Lawyers used ChatGPT to help with a case – it backfired massively | Science and technology news


Two New York attorneys have been fined after filing a legal brief containing fake case citations generated by ChatGPT.

Steven Schwartz of the law firm Levidow, Levidow & Oberman admitted to using the chatbot to research the brief in a client’s personal injury case against the airline Avianca.

He had used it to find legal precedent supporting the case, but lawyers representing the Colombian airline told the court they could not find some examples cited – understandable given that they were almost entirely fictional.

Some of these were outright bogus, while other judges misidentified or involved airlines that didn’t exist.

District Judge Peter Kevin Castel said Schwartz and his colleague Peter LoDuca, named on Schwartz’s behalf, acted in bad faith and made “conscious avoidance actions and false and misleading statements to the court.”

Portions of the brief were “gibberish” and “nonsensical” and contained false quotations, the judge added.

Continue reading:
Is ChatGPT the Ultimate Homework Cheat?

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Will this chatbot replace humans?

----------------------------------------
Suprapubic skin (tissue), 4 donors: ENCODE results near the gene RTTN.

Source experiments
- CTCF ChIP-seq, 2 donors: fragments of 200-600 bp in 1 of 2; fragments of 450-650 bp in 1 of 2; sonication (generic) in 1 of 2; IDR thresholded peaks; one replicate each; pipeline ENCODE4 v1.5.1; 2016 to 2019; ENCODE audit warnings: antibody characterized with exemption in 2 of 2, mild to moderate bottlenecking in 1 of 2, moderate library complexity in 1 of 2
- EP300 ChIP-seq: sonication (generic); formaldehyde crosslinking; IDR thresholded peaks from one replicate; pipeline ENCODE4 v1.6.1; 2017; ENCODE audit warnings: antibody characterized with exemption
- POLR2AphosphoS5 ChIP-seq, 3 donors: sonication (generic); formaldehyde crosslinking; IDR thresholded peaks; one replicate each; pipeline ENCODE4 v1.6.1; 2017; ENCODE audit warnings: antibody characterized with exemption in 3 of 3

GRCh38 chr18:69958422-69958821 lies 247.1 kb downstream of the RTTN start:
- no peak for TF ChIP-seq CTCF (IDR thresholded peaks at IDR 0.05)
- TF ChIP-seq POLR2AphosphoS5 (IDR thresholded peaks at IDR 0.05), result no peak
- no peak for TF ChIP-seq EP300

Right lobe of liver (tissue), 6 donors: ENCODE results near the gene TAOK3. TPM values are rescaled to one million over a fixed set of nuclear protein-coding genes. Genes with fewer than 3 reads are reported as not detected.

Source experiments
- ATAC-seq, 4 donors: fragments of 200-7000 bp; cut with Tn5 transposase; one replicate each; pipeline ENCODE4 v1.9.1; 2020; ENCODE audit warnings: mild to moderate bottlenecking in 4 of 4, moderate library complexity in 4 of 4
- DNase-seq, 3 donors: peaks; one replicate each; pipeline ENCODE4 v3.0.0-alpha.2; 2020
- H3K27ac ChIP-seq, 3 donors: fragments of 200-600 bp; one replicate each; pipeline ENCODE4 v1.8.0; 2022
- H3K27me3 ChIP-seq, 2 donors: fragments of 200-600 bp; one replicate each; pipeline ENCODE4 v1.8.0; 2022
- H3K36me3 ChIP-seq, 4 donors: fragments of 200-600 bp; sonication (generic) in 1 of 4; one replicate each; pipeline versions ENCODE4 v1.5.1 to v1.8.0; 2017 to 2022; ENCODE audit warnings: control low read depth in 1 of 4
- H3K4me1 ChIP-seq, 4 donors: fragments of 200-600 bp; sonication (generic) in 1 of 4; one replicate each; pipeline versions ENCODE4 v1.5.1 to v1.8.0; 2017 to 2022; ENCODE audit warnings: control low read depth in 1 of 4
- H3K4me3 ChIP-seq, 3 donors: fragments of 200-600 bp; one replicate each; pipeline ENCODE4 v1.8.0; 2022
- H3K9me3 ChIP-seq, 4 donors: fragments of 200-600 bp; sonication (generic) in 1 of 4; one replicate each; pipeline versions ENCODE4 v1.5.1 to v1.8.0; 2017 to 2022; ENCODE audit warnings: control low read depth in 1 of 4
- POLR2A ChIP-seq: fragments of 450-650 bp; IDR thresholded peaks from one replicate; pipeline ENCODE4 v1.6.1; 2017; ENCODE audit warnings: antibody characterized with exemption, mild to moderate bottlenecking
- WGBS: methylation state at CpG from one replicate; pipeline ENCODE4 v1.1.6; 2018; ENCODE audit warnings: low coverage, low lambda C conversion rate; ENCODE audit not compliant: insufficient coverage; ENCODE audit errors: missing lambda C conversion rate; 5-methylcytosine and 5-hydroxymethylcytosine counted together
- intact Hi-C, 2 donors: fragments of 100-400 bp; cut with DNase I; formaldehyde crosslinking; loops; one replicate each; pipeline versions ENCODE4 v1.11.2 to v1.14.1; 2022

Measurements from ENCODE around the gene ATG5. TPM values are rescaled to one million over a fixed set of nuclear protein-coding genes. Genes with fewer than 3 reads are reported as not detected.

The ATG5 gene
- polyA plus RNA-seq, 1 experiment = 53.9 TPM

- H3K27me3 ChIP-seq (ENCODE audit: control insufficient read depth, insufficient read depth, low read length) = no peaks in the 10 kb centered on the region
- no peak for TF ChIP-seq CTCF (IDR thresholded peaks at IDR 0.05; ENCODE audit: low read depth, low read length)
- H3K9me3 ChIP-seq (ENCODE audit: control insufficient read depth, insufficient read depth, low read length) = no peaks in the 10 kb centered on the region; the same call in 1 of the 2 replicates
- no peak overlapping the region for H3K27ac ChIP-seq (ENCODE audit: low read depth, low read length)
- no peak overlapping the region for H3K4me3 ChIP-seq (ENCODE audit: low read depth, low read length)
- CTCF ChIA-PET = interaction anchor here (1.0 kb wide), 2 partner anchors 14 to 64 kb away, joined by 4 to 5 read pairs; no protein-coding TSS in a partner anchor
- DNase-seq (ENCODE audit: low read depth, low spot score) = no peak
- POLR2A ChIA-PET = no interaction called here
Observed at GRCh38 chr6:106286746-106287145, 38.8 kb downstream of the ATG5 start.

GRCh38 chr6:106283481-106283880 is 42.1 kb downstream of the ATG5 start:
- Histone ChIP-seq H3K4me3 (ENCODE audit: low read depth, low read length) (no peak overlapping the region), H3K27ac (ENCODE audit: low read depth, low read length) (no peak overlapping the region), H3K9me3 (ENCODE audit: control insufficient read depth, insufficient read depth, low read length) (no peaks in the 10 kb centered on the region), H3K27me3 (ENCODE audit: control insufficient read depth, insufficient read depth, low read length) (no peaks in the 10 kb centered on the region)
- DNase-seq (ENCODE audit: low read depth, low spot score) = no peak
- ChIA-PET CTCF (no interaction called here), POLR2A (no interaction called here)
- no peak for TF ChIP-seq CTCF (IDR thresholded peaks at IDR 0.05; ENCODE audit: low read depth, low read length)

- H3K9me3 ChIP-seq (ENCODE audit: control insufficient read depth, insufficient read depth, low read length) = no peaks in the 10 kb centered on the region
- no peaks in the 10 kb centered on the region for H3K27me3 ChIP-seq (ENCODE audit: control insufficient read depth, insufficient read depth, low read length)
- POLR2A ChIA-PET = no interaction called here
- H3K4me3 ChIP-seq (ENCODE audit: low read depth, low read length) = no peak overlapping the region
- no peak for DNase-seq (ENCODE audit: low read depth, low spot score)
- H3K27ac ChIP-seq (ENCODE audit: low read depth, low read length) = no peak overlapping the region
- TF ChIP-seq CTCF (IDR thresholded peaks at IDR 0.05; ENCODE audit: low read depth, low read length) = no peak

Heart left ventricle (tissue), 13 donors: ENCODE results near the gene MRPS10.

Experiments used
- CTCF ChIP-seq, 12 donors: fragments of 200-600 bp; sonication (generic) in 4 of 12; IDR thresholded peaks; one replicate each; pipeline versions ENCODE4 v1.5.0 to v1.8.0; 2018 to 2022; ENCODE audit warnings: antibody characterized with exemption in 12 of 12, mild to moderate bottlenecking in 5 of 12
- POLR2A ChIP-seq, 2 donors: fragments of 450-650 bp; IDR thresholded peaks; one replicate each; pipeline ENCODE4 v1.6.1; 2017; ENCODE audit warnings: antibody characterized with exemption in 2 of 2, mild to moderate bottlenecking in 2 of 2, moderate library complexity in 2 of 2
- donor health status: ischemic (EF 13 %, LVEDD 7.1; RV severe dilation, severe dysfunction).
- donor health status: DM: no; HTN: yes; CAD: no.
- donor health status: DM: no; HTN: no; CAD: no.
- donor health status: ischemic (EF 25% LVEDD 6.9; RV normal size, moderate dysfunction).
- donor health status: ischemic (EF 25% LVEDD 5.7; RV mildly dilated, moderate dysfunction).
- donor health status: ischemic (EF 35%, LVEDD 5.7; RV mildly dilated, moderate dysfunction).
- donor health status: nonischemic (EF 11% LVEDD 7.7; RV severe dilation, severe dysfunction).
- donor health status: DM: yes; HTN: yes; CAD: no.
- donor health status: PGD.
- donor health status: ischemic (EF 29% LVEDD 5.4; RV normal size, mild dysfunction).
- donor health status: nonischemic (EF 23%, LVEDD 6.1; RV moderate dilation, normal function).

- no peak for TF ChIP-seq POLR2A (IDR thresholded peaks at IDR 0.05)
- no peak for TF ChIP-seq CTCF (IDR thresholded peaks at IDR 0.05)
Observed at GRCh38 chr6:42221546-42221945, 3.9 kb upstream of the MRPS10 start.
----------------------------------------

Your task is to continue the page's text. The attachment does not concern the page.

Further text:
Although often impressive, generative AI like OpenAI ChatGPT And Google’s bard have a tendency to “hallucinate” when giving answersas it may not have a real understanding of the information fed to it.

One of Concerns of those worried about the potential of AI concerns the dissemination of disinformation.

When asked by Sky News whether it should be used to compose a legal letter, ChatGPT themselves wrote: “While I can provide general information and support, it is important to note that I am an AI language model and not a qualified legal practitioner.”

Judge Castel said it was “inherently inappropriate” for lawyers to use AI “to assist,” but warned they had a responsibility to ensure their paperwork was accurate.

He said the lawyers “continued to hold the wrong opinions” after the court and the airline questioned them.

Schwartz, LoDuca and their law firm were ordered to pay a combined fine of US$5,000 (£3,926).

Levidow, Levidow & Oberman is considering appealing because they “made a good faith error in not believing that a piece of technology could make cases consistent.”

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